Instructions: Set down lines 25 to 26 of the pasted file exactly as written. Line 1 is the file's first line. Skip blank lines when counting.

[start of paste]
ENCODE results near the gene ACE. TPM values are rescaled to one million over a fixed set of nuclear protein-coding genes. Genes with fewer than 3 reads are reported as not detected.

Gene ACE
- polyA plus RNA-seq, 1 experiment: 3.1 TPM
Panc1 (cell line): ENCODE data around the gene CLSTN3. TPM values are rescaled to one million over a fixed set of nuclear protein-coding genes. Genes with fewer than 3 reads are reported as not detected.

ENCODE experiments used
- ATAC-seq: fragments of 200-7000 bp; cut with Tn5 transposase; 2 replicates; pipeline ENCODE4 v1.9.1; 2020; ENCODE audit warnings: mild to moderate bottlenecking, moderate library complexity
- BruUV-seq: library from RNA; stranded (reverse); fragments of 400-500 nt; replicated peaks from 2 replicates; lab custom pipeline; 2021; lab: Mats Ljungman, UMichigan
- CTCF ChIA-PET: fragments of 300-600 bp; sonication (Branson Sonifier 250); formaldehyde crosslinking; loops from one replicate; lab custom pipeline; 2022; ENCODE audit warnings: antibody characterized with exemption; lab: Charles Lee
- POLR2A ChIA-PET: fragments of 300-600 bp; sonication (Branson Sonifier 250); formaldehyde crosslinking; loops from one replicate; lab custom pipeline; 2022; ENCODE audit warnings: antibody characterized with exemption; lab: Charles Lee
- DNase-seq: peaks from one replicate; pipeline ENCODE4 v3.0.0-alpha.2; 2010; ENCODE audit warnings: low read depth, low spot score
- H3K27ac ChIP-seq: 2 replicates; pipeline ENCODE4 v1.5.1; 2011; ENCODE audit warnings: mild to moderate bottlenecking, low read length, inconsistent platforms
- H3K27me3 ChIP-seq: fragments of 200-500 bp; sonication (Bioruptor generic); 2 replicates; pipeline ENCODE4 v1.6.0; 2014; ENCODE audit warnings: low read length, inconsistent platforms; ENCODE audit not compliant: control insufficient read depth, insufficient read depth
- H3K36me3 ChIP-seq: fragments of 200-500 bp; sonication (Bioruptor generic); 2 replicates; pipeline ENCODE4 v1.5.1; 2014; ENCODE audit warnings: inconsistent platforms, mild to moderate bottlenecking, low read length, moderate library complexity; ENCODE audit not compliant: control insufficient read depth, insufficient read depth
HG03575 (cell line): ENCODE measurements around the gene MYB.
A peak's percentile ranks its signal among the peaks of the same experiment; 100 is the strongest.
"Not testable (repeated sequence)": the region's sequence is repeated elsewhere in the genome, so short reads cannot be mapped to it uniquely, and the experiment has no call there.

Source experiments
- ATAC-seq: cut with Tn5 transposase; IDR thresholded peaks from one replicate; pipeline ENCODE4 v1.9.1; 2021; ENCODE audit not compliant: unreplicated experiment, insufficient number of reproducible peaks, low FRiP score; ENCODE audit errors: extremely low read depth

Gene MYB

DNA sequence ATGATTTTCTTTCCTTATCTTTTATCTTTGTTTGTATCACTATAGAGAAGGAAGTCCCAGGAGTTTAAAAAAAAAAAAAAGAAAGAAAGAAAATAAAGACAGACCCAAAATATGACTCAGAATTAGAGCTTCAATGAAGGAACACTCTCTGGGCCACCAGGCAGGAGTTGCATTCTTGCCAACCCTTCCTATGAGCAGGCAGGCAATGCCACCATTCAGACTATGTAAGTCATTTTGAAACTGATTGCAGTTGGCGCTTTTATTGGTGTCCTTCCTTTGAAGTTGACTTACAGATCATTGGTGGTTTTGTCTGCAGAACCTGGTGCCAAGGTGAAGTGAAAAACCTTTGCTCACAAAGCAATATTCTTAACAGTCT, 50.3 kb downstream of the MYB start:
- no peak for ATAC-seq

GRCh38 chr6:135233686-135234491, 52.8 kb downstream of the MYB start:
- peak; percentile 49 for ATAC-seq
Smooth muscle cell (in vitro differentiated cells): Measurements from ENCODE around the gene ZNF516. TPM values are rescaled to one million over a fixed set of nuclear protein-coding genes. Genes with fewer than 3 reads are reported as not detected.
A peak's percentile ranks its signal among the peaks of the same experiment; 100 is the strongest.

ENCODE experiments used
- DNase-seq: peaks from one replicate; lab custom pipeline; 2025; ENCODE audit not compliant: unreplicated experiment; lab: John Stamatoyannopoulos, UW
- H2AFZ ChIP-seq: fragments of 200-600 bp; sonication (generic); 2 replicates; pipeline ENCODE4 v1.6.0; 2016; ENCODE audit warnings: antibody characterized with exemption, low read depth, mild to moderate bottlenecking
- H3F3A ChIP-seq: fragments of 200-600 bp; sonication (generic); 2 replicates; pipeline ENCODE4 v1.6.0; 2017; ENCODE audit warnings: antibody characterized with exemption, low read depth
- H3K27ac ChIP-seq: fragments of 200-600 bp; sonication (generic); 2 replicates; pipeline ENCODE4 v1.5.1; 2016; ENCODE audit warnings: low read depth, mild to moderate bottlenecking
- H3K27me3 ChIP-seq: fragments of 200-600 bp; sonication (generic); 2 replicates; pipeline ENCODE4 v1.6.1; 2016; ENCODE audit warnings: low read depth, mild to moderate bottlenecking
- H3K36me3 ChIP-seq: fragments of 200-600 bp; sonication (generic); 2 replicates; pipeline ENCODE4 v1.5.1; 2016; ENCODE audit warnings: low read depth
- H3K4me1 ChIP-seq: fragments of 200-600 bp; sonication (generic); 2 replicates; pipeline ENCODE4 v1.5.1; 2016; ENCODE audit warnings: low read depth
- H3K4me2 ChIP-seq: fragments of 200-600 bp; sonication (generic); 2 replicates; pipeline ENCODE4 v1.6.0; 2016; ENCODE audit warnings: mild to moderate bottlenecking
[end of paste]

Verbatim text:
A peak's percentile ranks its signal among the peaks of the same experiment; 100 is the strongest.

ENCODE experiments used